The spill probability numbers are inflated: The author uses oil throughput volumes that are nearly 40 per cent higher than those applied for in this project which also inflates the number of tanker transits using these inflated volumes
The pipeline failure frequency methodology adopted by Mr. Gunton is flawed, and does not approximate what would be deemed a best practices approach to the scientific risk analysis of a modern pipeline system
Mr. Gunton based his failure frequency analysis on a small subset of historical failure incident data. Why would he limit the source of his data to two pipelines with incidents not reflective of the industry experience and not reflective of the new technology proposed for Northern Gateway?
The study results are not borne out by real world tanker spill statistics. Based on Mr. Gunton’s estimates we should expect 21 to 77 large tanker spills every year worldwide while in reality after 2000 it has been below 3 per year and in 2012 there were zero.
Most of Enbridge’s rebuttal is a personal attack on Gunton, noting
We are very concerned about the misleading report released by Mr. Gunton, who was a witness for the Coastal First Nations organization during the Northern Gateway Joint Review Panel process.
Mr. Gunton should have made his study available to the JRP process, the most thorough review of a pipeline that’s ever taken place in Canada. All of Northern Gateway’s conclusions have been subject to peer review, information requests and questioning by intervenors and the Joint Review Panel.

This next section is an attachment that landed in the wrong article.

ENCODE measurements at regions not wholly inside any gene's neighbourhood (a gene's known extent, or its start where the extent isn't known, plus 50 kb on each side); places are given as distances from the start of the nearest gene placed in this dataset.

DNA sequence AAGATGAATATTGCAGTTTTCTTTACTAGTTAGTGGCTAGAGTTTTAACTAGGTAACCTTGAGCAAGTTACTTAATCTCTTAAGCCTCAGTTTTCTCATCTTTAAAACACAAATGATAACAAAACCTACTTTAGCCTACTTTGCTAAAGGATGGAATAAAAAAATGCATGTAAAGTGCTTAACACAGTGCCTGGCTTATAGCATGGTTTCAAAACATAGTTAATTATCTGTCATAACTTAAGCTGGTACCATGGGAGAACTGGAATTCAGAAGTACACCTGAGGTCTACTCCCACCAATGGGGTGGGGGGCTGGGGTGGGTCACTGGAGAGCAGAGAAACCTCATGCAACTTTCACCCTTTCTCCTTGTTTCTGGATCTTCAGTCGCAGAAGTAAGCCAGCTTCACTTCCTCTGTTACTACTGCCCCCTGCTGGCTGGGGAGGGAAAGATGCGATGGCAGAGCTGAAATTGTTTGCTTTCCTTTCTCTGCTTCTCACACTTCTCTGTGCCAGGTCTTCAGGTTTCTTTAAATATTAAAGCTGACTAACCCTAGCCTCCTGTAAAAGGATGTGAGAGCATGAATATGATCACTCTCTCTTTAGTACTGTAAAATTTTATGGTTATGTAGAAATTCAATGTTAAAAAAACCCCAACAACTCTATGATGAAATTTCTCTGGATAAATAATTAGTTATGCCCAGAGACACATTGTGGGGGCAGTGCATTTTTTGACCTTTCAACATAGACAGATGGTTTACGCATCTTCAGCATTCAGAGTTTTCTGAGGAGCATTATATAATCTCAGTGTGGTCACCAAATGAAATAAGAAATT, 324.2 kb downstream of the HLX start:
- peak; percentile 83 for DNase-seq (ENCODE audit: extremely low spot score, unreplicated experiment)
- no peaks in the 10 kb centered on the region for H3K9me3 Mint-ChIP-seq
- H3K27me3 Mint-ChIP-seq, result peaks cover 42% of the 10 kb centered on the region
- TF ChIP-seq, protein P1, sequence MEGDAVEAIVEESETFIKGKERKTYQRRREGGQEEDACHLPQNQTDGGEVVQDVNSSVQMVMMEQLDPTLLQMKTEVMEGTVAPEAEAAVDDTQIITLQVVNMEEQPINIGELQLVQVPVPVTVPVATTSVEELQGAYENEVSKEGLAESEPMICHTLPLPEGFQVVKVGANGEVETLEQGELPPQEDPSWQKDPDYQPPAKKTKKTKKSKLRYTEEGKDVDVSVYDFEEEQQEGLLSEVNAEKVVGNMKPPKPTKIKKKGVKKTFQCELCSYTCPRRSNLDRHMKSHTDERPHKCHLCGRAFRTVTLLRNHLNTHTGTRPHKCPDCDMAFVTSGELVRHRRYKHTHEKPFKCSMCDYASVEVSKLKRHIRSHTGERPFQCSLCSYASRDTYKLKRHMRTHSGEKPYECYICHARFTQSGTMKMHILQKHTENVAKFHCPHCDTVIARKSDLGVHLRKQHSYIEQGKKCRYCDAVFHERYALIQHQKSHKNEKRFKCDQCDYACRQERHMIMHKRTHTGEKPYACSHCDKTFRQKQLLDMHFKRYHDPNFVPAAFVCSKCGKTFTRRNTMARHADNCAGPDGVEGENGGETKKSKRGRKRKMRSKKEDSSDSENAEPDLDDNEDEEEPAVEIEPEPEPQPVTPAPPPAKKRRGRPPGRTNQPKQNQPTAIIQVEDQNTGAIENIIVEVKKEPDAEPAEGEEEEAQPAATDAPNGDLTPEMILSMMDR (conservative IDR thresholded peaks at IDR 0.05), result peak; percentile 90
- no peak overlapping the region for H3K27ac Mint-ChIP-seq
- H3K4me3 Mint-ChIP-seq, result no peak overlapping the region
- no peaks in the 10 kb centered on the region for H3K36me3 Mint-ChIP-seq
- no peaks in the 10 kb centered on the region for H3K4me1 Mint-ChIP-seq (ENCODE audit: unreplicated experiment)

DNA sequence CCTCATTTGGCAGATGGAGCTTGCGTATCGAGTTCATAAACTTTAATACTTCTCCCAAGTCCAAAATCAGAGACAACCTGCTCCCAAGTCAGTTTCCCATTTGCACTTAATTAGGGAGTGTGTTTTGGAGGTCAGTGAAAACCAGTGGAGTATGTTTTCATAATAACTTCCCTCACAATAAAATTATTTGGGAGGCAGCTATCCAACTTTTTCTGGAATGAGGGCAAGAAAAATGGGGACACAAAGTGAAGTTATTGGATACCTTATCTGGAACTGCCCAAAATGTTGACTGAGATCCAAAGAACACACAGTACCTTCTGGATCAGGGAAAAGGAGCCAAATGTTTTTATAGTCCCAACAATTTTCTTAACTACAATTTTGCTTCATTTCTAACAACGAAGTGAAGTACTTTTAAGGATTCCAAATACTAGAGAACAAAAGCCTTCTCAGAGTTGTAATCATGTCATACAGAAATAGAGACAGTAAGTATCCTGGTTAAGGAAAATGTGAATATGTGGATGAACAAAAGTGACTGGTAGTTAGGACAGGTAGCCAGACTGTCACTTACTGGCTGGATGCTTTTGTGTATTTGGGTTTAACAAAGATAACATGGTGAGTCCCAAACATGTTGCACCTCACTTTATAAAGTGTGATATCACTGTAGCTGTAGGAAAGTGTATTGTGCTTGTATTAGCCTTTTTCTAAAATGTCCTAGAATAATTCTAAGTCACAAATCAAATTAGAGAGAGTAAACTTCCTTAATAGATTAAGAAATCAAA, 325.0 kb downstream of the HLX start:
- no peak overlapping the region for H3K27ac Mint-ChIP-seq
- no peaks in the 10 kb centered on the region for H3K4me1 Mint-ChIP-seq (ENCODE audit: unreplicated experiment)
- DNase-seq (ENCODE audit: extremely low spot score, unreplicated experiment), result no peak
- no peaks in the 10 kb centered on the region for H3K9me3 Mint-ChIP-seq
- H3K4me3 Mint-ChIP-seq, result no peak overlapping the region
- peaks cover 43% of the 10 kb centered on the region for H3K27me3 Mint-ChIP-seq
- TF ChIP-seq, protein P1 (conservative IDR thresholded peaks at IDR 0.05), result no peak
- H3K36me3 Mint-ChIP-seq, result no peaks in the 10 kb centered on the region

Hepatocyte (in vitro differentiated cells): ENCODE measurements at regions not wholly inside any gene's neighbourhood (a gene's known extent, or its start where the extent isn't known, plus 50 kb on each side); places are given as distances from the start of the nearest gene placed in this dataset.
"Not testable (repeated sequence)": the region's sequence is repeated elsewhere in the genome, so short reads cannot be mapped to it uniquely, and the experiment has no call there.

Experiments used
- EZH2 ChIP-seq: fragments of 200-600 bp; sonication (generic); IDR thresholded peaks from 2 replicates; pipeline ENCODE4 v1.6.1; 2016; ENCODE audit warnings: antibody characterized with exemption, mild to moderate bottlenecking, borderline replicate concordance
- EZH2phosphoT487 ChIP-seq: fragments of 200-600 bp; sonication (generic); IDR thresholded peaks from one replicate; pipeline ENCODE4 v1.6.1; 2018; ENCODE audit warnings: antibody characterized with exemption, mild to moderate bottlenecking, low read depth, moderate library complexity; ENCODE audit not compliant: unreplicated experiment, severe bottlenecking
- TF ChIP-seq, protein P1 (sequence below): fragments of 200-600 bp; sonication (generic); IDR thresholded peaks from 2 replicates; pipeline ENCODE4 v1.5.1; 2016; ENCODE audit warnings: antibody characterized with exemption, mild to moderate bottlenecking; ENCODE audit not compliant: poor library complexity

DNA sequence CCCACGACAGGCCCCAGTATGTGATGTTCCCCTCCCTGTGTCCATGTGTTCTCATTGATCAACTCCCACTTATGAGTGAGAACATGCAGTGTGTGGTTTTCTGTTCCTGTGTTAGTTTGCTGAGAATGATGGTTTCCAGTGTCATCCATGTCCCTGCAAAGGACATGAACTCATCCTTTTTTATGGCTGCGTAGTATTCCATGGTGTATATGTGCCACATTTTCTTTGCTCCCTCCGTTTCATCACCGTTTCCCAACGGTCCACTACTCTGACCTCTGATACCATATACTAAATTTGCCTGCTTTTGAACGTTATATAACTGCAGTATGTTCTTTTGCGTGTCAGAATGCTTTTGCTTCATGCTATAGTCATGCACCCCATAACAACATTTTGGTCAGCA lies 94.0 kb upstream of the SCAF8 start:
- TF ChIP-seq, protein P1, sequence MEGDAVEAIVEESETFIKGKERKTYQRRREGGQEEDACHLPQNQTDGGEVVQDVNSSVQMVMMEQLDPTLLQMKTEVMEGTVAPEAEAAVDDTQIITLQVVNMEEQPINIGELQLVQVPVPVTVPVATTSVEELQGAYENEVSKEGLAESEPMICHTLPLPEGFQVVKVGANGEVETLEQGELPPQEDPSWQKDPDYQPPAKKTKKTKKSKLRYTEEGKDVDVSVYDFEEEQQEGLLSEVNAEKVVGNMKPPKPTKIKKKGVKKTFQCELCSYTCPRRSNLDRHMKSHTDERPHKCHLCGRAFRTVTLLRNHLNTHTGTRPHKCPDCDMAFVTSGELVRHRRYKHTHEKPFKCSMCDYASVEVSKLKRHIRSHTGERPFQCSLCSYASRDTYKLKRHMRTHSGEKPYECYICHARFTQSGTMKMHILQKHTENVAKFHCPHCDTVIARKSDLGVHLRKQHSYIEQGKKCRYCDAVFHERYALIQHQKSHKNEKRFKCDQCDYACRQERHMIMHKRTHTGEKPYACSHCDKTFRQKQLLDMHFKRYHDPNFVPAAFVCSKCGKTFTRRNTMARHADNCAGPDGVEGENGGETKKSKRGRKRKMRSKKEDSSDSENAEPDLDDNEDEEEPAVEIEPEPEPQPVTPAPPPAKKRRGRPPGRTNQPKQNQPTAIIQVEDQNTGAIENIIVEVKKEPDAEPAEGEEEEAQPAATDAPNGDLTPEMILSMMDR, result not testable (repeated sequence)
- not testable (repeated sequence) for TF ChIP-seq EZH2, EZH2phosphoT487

In response, Gunton told the Globe and Mail “the report took over a year to complete and it was not ready in time to be submitted as evidence before the federal Joint Review Panel which is now examining the proposed pipeline.”
Enbridge’s statement also ignores the fact under the arcane rules of evidence, any study such as the one from Simon Fraser had to be submitted to the JRP early in the process, while evidence was still being submitted.
The recent ruling by the JRP for closing arguments also precludes anyone using material that was not entered into evidence during the actual hearings.
That means that the SFU study will be ignored in the final round of the Joint Review Panel, which can only increase the disillusionment and distrust of the process that is already common throughout northwest British Columbia.